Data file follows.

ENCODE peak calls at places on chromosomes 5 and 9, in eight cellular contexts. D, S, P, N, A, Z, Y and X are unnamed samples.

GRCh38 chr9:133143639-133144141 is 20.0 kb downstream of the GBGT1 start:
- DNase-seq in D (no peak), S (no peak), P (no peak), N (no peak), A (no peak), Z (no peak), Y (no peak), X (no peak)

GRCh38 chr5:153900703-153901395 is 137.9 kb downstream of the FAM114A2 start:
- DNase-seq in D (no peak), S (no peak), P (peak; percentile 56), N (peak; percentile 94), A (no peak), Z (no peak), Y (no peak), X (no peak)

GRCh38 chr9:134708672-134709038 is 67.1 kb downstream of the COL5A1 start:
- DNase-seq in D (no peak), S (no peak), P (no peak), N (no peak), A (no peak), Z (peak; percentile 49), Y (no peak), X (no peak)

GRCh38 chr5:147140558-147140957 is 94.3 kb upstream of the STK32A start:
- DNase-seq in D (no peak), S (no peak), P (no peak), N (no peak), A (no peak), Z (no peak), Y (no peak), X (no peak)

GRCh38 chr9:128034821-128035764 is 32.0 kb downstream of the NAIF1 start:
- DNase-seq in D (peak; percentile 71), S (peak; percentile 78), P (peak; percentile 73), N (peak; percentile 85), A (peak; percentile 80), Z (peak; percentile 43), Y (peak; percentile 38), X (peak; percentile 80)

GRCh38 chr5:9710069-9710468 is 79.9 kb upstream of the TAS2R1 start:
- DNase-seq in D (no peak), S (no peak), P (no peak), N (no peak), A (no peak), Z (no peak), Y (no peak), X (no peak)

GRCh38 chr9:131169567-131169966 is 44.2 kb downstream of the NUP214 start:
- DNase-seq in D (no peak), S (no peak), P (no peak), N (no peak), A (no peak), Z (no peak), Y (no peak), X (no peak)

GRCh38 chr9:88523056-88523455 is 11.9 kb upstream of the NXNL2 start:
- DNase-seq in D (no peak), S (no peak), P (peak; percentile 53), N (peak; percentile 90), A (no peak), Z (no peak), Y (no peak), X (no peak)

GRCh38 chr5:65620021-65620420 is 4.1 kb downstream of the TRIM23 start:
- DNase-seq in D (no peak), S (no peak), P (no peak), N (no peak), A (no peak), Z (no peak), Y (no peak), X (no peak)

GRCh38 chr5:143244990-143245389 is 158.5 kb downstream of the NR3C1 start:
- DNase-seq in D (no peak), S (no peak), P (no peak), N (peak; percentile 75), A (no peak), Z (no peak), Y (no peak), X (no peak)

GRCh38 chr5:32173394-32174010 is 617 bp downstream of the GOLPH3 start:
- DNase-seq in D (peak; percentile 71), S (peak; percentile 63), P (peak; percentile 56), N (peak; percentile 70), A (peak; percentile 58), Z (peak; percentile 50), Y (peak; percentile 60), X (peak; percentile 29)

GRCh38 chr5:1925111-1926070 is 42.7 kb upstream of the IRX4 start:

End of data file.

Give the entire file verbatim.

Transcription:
ENCODE peak calls at places on chromosomes 5 and 9, in eight cellular contexts. D, S, P, N, A, Z, Y and X are unnamed samples.

GRCh38 chr9:133143639-133144141 is 20.0 kb downstream of the GBGT1 start:
- DNase-seq in D (no peak), S (no peak), P (no peak), N (no peak), A (no peak), Z (no peak), Y (no peak), X (no peak)

GRCh38 chr5:153900703-153901395 is 137.9 kb downstream of the FAM114A2 start:
- DNase-seq in D (no peak), S (no peak), P (peak; percentile 56), N (peak; percentile 94), A (no peak), Z (no peak), Y (no peak), X (no peak)

GRCh38 chr9:134708672-134709038 is 67.1 kb downstream of the COL5A1 start:
- DNase-seq in D (no peak), S (no peak), P (no peak), N (no peak), A (no peak), Z (peak; percentile 49), Y (no peak), X (no peak)

GRCh38 chr5:147140558-147140957 is 94.3 kb upstream of the STK32A start:
- DNase-seq in D (no peak), S (no peak), P (no peak), N (no peak), A (no peak), Z (no peak), Y (no peak), X (no peak)

GRCh38 chr9:128034821-128035764 is 32.0 kb downstream of the NAIF1 start:
- DNase-seq in D (peak; percentile 71), S (peak; percentile 78), P (peak; percentile 73), N (peak; percentile 85), A (peak; percentile 80), Z (peak; percentile 43), Y (peak; percentile 38), X (peak; percentile 80)

GRCh38 chr5:9710069-9710468 is 79.9 kb upstream of the TAS2R1 start:
- DNase-seq in D (no peak), S (no peak), P (no peak), N (no peak), A (no peak), Z (no peak), Y (no peak), X (no peak)

GRCh38 chr9:131169567-131169966 is 44.2 kb downstream of the NUP214 start:
- DNase-seq in D (no peak), S (no peak), P (no peak), N (no peak), A (no peak), Z (no peak), Y (no peak), X (no peak)

GRCh38 chr9:88523056-88523455 is 11.9 kb upstream of the NXNL2 start:
- DNase-seq in D (no peak), S (no peak), P (peak; percentile 53), N (peak; percentile 90), A (no peak), Z (no peak), Y (no peak), X (no peak)

GRCh38 chr5:65620021-65620420 is 4.1 kb downstream of the TRIM23 start:
- DNase-seq in D (no peak), S (no peak), P (no peak), N (no peak), A (no peak), Z (no peak), Y (no peak), X (no peak)

GRCh38 chr5:143244990-143245389 is 158.5 kb downstream of the NR3C1 start:
- DNase-seq in D (no peak), S (no peak), P (no peak), N (peak; percentile 75), A (no peak), Z (no peak), Y (no peak), X (no peak)

GRCh38 chr5:32173394-32174010 is 617 bp downstream of the GOLPH3 start:
- DNase-seq in D (peak; percentile 71), S (peak; percentile 63), P (peak; percentile 56), N (peak; percentile 70), A (peak; percentile 58), Z (peak; percentile 50), Y (peak; percentile 60), X (peak; percentile 29)

GRCh38 chr5:1925111-1926070 is 42.7 kb upstream of the IRX4 start: